A new artificial intelligence (AI) study proposes a 3D-enabled blending technique using generative NeRFs

Source: https://arxiv.org/pdf/2302.06608.pdf

Image blending is a primary method in computer vision, one of the most well-known branches in the artificial intelligence component. The goal is to blend two or more images to create a unique combination that captures the finest aspects of each input image. This method is used extensively in various application areas including imaging, computer imaging and medical imaging.

Image blending is widely used in artificial intelligence activities such as image segmentation, object identification, and super resolution of images. It is critical for improving image clarity, which is essential for many applications such as robotics, automated driving, and surveillance.

Several image blending techniques have been developed over the years, mainly relying on distorting an image through 2D affine transformation. However, these approaches do not account for the discrepancy in 3D geometry features such as pose or shape. 3D alignment is much more difficult to achieve as it has to derive the 3D structure from a single view.

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To address this problem, a 3D-capable image blending method based on generative neural radiation fields (NeRFs) has been proposed.

The purpose of generative NeRFs is to learn a strategy for synthesizing images in 3D using only collections of 2D single-view images. Therefore, the authors project the input images onto the bulk density map of generative NeRFs. To reduce the dimensionality and complexity of data and operations, 3D aware merging is then performed on the latent representation spaces of these NeRFs.

Specifically, the formulated optimization problem takes into account the influence of the latent code when synthesizing the mixed image. The goal is to process the foreground based on the reference images while preserving the background of the original image. For example, if the two images viewed are faces, the frame must replace the facial features and features of the original image with those of the reference image, while leaving the rest untouched (hair, neck, years, surroundings, etc.).

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The image below provides an overview of the architecture compared to previous strategies.

The first method consists of 2D-only blending of two 2D images without alignment. An improvement can be found by supporting this 2D blending process with the 3D aware alignment with generative NeRFs. To further exploit 3D information, the final architecture relies on two images in the latent representation spaces of NeRFs instead of 2D pixel space.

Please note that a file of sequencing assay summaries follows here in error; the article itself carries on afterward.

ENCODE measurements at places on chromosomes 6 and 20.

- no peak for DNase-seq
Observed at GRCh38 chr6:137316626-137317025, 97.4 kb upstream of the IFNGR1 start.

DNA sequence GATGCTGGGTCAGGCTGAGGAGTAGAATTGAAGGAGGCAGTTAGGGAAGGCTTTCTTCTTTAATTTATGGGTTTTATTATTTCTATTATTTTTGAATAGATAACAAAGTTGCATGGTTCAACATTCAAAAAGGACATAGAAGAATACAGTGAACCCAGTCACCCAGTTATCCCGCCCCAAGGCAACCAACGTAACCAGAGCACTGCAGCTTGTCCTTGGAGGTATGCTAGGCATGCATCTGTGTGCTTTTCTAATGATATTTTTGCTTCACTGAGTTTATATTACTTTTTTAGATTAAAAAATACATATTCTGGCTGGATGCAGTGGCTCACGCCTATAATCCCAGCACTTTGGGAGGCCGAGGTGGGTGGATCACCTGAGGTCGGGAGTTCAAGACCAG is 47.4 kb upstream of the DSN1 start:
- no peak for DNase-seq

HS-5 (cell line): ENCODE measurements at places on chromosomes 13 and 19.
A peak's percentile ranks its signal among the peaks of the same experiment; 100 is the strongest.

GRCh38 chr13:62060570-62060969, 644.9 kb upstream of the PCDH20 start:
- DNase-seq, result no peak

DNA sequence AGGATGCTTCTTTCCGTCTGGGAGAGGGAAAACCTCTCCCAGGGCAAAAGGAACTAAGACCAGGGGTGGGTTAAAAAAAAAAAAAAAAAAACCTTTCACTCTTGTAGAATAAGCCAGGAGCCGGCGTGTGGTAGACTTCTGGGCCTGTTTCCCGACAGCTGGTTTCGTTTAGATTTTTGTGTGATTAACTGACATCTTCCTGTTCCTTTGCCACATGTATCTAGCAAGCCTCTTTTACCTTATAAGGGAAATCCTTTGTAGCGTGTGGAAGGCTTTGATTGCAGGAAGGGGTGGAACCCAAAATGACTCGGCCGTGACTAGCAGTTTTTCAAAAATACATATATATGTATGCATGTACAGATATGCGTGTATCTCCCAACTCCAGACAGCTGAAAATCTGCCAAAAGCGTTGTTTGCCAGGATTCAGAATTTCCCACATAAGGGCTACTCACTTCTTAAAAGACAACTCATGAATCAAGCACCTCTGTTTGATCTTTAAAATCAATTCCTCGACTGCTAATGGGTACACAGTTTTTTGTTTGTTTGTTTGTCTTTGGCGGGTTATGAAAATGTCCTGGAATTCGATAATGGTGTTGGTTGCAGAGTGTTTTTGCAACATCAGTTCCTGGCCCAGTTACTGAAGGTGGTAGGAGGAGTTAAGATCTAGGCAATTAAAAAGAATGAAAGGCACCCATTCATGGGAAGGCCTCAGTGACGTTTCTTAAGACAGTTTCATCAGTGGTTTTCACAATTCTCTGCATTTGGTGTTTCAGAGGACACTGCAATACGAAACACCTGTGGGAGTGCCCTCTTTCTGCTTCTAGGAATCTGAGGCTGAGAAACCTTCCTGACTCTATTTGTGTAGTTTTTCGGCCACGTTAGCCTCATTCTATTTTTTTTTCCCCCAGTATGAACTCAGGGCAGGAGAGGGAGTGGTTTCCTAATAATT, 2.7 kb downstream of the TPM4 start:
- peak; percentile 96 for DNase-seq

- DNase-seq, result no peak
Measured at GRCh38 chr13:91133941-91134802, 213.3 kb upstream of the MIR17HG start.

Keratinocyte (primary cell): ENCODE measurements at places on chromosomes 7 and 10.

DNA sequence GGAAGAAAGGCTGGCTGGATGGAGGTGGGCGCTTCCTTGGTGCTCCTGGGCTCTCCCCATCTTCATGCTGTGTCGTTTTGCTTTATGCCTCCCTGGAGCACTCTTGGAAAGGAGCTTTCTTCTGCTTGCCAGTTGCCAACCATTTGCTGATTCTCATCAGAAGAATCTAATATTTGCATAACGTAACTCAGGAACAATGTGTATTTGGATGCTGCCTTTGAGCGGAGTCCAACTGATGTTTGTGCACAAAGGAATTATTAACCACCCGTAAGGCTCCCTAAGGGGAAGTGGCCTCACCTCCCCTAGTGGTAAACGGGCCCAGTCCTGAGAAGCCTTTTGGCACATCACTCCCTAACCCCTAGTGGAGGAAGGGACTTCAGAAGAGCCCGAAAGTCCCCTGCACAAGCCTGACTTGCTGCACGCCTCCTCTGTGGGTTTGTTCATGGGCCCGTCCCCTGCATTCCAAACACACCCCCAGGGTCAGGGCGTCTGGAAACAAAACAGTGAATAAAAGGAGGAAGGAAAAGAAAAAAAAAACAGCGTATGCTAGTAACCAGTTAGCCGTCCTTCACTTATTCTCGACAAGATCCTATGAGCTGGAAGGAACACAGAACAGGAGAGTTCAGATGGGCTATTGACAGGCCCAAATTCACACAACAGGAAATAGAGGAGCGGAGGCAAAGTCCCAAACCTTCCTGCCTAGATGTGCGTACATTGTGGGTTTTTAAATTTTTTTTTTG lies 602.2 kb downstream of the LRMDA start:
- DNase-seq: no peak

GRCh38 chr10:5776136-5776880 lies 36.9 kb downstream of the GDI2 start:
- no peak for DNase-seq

3D alignment is achieved via a CNN encoder that derives the camera pose of each input image and via the latent code of the image itself. Once the reference image is properly rotated to reflect the original image, the NeRF representations of both images are computed. Finally, the 3D transformation matrix (scaling, translation) is estimated from the original image and applied to the reference image to get a semantically accurate blend.

The results for misaligned images with different poses and scales are shown below.

According to the authors and their experiments, this method outperforms both classical and learning-based methods in terms of photorealism and fidelity to the input images. Additionally, by leveraging latent dream representations, this method can disentangle color and geometry changes during mixing and produce view-consistent results.

This was the summary of a novel AI framework for 3D-aware blending using Generative Neural Radiance Fields (NeRFs).

If you are interested or want to learn more about this framework, below is a link to the paper and project page.

Check out Paper, Github, and Project. All credit for this research goes to the researchers on this project. Also, don’t forget to join our SubReddit, Discord Channel and email newsletter with 15,000+ ML where we share the latest AI research news, cool AI projects and more.

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Daniele Lorenzi received his M.Sc. in ICT for Internet and Multimedia Engineering in 2021 from the University of Padua, Italy. He is a Ph.D. Candidate at the Institute for Computer Science (ITEC) at the Alpen-Adria-Universität (AAU) Klagenfurt. He is currently working in the Christian Doppler Laboratory ATHENA and his research interests include adaptive video streaming, immersive media, machine learning and QoS/QoE evaluation.